Family means everything to me that it means to most people, but it also means more things.
Which means when I use terms like birth family I am not using them the way some people use them. I am not using them to either make it more or less family. All of my family is family no matter how they came to be a part of it.
I do not like using the words chosen family. I think that is a wonderful concept for those who experience it that way. It’s not how I experience family at all, no matter who the family are. I have not chosen a single relative, whether biological or not.
I won’t get into what makes someone family if they’re not biologically related. I’d never finish the post.
But love is a lot of it. And being in my life in certain ways is a lot of it. And I’m incredibly grateful to everyone who has become my family in this manner.
But the important part.
The really important part.
Having non-birth-related family does not take away from either my relationship with my biological family, or my relationship with my non-biological family.
And I do not, in my head or my heart or anywhere else people use as words for thoughts and feelings, I do not put either biological or non-biological relatives as more or less important, more or less loved, or more or less part of my family.
You’re all family.
And I love y’all. Every single one of you.
And I’m sorry I couldn’t make you the post you deserve.
But I did my best.
And the post got written.
And that’s something.
No, it’s a lot.
But thank you all for being in my life and making it better even though I am terrible at keeping in touch with other people. You all matter to me and having, say, a second mom, doesn’t mean I don’t also have a first mom. and these are all just bad translations of family relationships. But the big thing: More family means more people I love, it doesn’t mean dividing people into greater and lesser parts of my family. And yeah I don’t get along with everyone, but that’s true of every kind of family I’ve ever heard of.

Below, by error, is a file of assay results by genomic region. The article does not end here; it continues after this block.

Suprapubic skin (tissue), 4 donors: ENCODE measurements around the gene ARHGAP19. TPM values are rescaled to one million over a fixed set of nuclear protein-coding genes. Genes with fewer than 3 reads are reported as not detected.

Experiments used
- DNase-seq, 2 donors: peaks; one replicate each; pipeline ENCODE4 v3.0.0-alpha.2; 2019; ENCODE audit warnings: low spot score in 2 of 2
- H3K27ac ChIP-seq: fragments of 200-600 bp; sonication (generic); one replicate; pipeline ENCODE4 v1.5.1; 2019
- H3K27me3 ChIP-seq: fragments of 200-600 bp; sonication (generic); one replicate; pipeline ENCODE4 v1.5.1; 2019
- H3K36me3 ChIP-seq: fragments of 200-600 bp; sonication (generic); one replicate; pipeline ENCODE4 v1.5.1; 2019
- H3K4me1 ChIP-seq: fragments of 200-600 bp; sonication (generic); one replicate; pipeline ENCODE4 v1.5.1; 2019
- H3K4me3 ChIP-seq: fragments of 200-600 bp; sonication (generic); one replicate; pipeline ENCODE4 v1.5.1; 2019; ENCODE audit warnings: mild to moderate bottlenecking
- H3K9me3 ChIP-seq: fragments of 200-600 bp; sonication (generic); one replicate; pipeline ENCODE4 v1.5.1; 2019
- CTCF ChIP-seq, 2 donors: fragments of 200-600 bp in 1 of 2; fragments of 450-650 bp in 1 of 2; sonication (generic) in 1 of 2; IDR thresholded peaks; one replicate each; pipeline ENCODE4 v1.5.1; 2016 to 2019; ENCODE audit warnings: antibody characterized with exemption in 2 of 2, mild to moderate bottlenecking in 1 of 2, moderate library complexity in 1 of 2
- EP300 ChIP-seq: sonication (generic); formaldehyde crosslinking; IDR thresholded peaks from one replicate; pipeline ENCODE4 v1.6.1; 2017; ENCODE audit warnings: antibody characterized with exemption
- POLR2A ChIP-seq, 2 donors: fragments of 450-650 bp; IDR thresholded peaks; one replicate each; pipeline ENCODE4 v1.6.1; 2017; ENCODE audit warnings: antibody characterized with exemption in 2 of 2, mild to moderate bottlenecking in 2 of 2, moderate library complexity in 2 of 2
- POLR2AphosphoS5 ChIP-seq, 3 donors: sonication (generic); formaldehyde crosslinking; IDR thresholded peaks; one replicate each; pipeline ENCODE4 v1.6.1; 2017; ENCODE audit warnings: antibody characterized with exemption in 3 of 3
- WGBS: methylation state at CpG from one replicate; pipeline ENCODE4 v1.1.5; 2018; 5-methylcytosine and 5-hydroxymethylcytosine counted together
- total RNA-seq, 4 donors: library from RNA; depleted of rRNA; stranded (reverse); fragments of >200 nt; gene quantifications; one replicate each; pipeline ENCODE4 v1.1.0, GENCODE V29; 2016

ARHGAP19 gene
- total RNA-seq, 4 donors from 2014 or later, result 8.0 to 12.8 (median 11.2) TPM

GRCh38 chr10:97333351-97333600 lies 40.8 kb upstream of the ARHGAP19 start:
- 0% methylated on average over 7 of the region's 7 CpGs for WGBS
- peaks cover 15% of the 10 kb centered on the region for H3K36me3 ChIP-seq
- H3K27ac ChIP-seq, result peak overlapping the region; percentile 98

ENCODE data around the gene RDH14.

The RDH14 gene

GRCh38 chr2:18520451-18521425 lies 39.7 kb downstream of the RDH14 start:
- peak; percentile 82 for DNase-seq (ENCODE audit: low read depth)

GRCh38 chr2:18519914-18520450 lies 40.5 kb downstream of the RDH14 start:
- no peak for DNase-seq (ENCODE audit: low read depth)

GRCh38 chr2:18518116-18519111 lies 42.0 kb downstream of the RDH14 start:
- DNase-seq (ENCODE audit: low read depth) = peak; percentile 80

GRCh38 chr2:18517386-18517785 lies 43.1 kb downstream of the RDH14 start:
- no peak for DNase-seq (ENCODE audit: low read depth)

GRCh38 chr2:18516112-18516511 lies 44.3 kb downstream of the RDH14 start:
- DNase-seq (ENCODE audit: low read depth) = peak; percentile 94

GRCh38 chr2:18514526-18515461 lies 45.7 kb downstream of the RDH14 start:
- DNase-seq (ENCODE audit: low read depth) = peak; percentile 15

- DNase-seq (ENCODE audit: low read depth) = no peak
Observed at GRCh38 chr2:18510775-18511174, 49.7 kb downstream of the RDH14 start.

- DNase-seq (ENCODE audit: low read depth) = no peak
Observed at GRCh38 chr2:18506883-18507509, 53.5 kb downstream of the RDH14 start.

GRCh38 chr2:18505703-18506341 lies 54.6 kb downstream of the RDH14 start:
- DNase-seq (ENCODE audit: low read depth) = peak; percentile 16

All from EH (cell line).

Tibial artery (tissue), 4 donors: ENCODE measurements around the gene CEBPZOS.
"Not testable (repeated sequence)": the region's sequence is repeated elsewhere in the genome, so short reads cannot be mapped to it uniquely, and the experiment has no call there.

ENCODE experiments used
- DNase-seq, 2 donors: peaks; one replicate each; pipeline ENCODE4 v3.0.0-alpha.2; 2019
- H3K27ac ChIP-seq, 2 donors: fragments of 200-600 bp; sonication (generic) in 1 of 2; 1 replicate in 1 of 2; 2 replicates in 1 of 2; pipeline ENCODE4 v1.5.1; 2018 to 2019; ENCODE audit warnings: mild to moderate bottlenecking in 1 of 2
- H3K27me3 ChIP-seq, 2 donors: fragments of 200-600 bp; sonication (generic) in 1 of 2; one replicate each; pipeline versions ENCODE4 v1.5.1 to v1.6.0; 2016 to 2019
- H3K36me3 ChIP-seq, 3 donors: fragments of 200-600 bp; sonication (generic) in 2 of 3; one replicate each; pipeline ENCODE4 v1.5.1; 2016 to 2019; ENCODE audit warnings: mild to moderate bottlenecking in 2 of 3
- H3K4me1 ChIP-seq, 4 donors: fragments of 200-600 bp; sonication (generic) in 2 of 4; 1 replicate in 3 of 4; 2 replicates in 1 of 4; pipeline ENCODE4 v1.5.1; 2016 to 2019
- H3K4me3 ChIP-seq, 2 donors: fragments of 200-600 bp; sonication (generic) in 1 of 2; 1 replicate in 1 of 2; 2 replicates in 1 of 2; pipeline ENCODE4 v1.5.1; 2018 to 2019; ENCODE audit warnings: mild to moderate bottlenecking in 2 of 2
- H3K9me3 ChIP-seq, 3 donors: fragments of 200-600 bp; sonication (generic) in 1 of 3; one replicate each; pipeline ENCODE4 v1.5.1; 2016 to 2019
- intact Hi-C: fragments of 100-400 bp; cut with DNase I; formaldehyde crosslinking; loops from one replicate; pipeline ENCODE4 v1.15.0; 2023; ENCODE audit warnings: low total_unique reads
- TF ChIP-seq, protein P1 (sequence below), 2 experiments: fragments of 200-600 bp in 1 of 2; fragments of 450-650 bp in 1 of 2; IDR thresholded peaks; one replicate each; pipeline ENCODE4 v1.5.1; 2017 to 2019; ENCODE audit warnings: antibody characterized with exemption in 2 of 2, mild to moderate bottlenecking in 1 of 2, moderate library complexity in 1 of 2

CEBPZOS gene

Thank you for being out there.
Thank you for being my family.
Sorry, again, that I haven’t been able to make you the post that you deserve. But I love you, both people I know and people I don’t. people I’m related to by “blood” and otherwise. And again the reason I don’t use the term chosen family is because I didn’t pick anyone out any more than my biological family picked me out. My non-biological family are no more chosen than my biological family, and chosen doesn’t make anyone better or worse than anyone else, or more or less close to me, or more or less loved.
Also I have both immediate and distant relatives, and living relatives and ancestors, within my non-biological family. Just as there are in my biological family.
Understand guys — I wanted to make y’all a post. I know exactly how I want it organized. I know what I want to put in it. And the whole point is showing you I love you. But for whatever reason, I can’t write it as intended. It’s like walking through sludge until I’m surrounded by bramble and can’t find my way out in any direction. Then my head gets tangled up in everything else and I run off and don’t write.
The reason it was going to be so complicated was because I wanted to really pay tribute to each of the individual people in my life who currently count to me as family. This is difficult for many reasons. One reason is juggling privacy concerns — who to use names, who to use initials, what details to leave in, what details to leave out, what details to change. I’m not talking about legal limits on privacy, I’m talking about my attempts at common decency. Which are sometimes stricter.